Kolman, a married father of four, was from the West Bank settlement of Kokhav HaShahar
The stabber was shot and killed by a nearby police officer.
First responders who rushed to the scene at Hagai Street in the Muslim Quarter, not far from one of the entries to the Temple Mount, treated Kolman’s wounds to his upper body. He was then taken to Shaare Zedek Medical Center, where he was operated on. Doctors tried to stabilize him into the late evening, after which they announced "with deep regret" that he died as a result of the stabbing wounds.
Magen David Adom paramedic Ilana Abrahams, who treated the Kolman, said: “Near Lions Gate, we met the MDA dune buggy with the wounded 30-year-old, who was suffering from stab wounds to his upper body. We treated him, stopped the bleeding, gave fluids and medications and evacuated him to the hospital in critical condition. The hospital team was waiting for us and continued to fight for his life.”
The assailant was identified as a 28-year-old Palestinian from the village of Akraba, near Nablus, who had an identity card to legally enter Jerusalem, according to reports.
Police Dep.-Ch. Haim Shmueli said the police are currently checking the stabber’s background and the circumstances that allowed him to carry out the attack in the heavily guarded Old City.
“We are examining how he arrived here, how he got in, and we are checking anything needed to understand what happened after a relatively long and quiet period in Jerusalem,” he said.
The police launched an investigation into the incident and imposed a gag order on all of its details.
The attack occurred amid an uptick of Palestinian violence directed at Israelis over the last three days. Two soldiers were killed Friday afternoon in a car-ramming attack outside the Mevo Dotan settlement. Three improvised explosive devices were detonated along the Gaza border fence since Thursday.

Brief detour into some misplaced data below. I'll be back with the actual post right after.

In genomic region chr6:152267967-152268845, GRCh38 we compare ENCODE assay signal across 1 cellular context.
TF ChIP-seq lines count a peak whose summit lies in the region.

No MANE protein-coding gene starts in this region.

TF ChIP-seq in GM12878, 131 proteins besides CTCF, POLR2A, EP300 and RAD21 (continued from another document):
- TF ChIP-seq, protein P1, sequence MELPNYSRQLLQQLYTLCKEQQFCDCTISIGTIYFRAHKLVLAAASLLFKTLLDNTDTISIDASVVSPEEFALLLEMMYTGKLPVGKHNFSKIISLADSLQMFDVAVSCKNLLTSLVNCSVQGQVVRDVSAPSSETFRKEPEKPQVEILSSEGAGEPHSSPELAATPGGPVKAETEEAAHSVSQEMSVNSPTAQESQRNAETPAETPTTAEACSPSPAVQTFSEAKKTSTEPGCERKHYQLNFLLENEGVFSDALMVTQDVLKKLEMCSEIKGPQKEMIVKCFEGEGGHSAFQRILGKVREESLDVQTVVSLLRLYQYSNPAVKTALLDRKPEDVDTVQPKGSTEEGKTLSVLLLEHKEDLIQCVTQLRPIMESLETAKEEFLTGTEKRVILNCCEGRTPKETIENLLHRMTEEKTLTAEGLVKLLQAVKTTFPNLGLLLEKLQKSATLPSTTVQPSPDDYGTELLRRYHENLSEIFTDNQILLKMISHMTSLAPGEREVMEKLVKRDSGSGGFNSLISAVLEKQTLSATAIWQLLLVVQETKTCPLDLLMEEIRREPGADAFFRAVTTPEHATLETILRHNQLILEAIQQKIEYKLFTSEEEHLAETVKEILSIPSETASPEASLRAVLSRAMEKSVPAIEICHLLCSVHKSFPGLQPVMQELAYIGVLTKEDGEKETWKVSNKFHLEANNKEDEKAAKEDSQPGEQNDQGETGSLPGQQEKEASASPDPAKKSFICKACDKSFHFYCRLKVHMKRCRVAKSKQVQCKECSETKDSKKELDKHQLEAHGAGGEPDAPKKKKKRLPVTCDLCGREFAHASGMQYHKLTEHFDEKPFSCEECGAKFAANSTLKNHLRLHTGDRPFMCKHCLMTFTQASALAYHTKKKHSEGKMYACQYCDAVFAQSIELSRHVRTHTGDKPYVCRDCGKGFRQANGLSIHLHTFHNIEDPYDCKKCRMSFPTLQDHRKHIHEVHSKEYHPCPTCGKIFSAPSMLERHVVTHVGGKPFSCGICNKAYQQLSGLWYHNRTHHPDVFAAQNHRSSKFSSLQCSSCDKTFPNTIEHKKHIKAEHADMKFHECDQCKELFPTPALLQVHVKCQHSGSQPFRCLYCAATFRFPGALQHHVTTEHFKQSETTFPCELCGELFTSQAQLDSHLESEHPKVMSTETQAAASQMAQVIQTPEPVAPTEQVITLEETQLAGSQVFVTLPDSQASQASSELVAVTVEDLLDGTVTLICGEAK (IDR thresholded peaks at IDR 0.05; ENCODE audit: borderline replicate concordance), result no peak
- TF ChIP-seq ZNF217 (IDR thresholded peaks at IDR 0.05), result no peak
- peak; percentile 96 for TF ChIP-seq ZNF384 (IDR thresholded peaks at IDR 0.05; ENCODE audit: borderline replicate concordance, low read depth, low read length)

On Saturday night, the IDF destroyed two Hamas tunnels, including one that crossed into Israeli territory.
Although the events have taken place around the 100-day anniversary of US President Donald Trump’s declaration of Jerusalem as Israel’s capital, security officials are considering whether the violence represents a concerted effort to shake up the country prior to the Passover holiday, according to media reports Sunday night.
According to former senior IDF intelligence official Yossi Kuperwasser, the increased violence has been incited by Palestinian leaders who aim to “make the impression that Trump’s moves did not go without a reaction.”
Following the Jerusalem attack, Public Security Minister Gilad Erdan said: “I praise the police officer who quickly responded, killed the attacker and prevented more casualties. The Israel Police will keep acting against the terrorists, who are incited by the Palestinian Authority, throughout the country,” he said.
Jerusalem Mayor Nir Barkat praised the police’s quick response, saying: “The enemies of Israel are constantly trying to harm soldiers, policemen, security guards and citizens, and that is because of the severe incitement that they are subjected to by the PA.”
“The only answer to it is an uncompromising fight against terrorism and at the same time to develop and build in united Jerusalem,” he said. “I am asking all the citizens to continue with their day-to-day lives, be aware of their surroundings and be in touch with the security forces if needed to prevent more terrorist activities.”
In December, a 24-year-old Palestinian stabbed a security guard at the Jerusalem Central Bus Station. That attack was in response to Trump’s Jerusalem declaration.
The indictment against the stabber, Yasin Abu al-Qur’a, that was filed later that month, said: “The accused resented the declaration and decided to carry out a stabbing attack to murder Jews in Jerusalem. This, he claimed, was to defend Jerusalem and the Aksa Mosque. The accused planned to stab as many Jews as possible until he [himself] was killed and thus become a shahid [martyr].”
Anna Ahronheim and The Media Line contributed to this report.